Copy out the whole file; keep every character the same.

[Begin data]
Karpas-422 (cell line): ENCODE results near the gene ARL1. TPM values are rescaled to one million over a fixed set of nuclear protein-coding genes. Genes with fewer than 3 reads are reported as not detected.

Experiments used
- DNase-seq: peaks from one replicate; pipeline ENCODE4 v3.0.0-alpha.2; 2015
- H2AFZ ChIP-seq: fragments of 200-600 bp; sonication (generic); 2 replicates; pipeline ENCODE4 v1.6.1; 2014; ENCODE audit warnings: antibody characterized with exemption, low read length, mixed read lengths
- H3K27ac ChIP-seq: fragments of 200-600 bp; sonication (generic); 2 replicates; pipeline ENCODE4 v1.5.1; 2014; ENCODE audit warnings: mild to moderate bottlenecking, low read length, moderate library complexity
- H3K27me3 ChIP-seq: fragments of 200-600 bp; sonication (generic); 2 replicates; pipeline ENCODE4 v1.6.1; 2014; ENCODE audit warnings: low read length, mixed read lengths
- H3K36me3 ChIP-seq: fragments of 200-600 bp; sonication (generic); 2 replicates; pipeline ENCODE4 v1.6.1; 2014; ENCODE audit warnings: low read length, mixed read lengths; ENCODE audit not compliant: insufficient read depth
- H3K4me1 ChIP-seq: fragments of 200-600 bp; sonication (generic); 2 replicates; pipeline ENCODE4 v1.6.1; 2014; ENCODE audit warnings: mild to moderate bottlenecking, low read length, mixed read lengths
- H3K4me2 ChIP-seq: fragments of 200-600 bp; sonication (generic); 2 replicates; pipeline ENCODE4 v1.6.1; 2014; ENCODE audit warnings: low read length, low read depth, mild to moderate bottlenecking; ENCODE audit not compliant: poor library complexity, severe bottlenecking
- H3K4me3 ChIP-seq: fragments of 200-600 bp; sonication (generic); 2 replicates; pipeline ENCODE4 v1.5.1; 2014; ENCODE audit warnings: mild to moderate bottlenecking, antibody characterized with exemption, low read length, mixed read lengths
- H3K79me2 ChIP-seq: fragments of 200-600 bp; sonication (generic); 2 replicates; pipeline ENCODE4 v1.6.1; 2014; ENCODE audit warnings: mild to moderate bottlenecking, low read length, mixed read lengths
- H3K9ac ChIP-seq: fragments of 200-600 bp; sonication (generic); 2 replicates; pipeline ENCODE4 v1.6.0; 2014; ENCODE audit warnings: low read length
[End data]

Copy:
Karpas-422 (cell line): ENCODE results near the gene ARL1. TPM values are rescaled to one million over a fixed set of nuclear protein-coding genes. Genes with fewer than 3 reads are reported as not detected.

Experiments used
- DNase-seq: peaks from one replicate; pipeline ENCODE4 v3.0.0-alpha.2; 2015
- H2AFZ ChIP-seq: fragments of 200-600 bp; sonication (generic); 2 replicates; pipeline ENCODE4 v1.6.1; 2014; ENCODE audit warnings: antibody characterized with exemption, low read length, mixed read lengths
- H3K27ac ChIP-seq: fragments of 200-600 bp; sonication (generic); 2 replicates; pipeline ENCODE4 v1.5.1; 2014; ENCODE audit warnings: mild to moderate bottlenecking, low read length, moderate library complexity
- H3K27me3 ChIP-seq: fragments of 200-600 bp; sonication (generic); 2 replicates; pipeline ENCODE4 v1.6.1; 2014; ENCODE audit warnings: low read length, mixed read lengths
- H3K36me3 ChIP-seq: fragments of 200-600 bp; sonication (generic); 2 replicates; pipeline ENCODE4 v1.6.1; 2014; ENCODE audit warnings: low read length, mixed read lengths; ENCODE audit not compliant: insufficient read depth
- H3K4me1 ChIP-seq: fragments of 200-600 bp; sonication (generic); 2 replicates; pipeline ENCODE4 v1.6.1; 2014; ENCODE audit warnings: mild to moderate bottlenecking, low read length, mixed read lengths
- H3K4me2 ChIP-seq: fragments of 200-600 bp; sonication (generic); 2 replicates; pipeline ENCODE4 v1.6.1; 2014; ENCODE audit warnings: low read length, low read depth, mild to moderate bottlenecking; ENCODE audit not compliant: poor library complexity, severe bottlenecking
- H3K4me3 ChIP-seq: fragments of 200-600 bp; sonication (generic); 2 replicates; pipeline ENCODE4 v1.5.1; 2014; ENCODE audit warnings: mild to moderate bottlenecking, antibody characterized with exemption, low read length, mixed read lengths
- H3K79me2 ChIP-seq: fragments of 200-600 bp; sonication (generic); 2 replicates; pipeline ENCODE4 v1.6.1; 2014; ENCODE audit warnings: mild to moderate bottlenecking, low read length, mixed read lengths
- H3K9ac ChIP-seq: fragments of 200-600 bp; sonication (generic); 2 replicates; pipeline ENCODE4 v1.6.0; 2014; ENCODE audit warnings: low read length